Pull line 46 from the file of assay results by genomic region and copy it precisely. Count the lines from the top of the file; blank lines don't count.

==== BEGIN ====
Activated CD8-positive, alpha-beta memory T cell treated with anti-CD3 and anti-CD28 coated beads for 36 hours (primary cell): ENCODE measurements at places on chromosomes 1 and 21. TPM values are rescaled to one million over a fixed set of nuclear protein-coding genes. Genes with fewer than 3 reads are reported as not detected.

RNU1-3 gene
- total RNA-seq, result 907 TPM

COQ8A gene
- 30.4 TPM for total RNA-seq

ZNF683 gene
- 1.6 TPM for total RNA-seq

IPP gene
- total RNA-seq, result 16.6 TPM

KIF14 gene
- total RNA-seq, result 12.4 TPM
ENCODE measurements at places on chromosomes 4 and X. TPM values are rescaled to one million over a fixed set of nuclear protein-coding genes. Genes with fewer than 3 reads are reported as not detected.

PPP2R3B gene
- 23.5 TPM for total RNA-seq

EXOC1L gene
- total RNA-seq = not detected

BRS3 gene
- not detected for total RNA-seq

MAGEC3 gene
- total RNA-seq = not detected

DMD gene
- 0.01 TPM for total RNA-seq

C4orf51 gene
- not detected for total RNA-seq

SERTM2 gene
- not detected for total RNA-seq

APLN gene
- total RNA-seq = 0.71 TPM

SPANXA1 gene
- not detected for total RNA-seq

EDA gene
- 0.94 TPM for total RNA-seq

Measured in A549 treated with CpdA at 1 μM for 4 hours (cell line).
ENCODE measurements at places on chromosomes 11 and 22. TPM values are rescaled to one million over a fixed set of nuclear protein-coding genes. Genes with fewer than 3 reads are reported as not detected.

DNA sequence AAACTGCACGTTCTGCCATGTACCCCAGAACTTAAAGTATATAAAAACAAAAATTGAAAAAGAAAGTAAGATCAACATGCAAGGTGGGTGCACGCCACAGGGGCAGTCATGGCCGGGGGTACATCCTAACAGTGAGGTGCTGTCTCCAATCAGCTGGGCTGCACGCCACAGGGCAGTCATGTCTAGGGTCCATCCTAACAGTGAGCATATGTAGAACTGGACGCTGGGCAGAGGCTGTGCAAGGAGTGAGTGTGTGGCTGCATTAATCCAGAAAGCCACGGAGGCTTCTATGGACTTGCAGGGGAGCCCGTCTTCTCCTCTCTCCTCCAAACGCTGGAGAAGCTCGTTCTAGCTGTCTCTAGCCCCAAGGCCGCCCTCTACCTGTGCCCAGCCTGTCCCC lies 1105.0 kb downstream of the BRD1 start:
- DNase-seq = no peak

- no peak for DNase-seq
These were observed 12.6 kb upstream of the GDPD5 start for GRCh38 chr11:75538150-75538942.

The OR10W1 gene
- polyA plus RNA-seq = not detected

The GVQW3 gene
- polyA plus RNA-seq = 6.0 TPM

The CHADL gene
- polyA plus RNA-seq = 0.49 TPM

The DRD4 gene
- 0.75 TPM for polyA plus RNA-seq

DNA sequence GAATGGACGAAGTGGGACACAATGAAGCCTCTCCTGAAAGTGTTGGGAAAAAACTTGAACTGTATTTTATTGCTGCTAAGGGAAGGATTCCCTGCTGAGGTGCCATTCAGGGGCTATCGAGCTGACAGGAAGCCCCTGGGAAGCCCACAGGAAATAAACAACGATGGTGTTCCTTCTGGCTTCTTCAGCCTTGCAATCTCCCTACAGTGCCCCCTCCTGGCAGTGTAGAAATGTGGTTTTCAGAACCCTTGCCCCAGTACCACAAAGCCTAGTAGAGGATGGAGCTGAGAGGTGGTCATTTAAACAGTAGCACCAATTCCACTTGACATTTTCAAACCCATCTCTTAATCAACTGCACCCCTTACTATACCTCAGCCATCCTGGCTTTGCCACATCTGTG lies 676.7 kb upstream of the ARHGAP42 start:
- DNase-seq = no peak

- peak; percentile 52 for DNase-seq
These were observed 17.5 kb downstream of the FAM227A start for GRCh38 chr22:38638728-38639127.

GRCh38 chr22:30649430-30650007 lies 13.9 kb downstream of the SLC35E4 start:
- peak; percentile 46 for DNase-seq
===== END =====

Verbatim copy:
- 0.75 TPM for polyA plus RNA-seq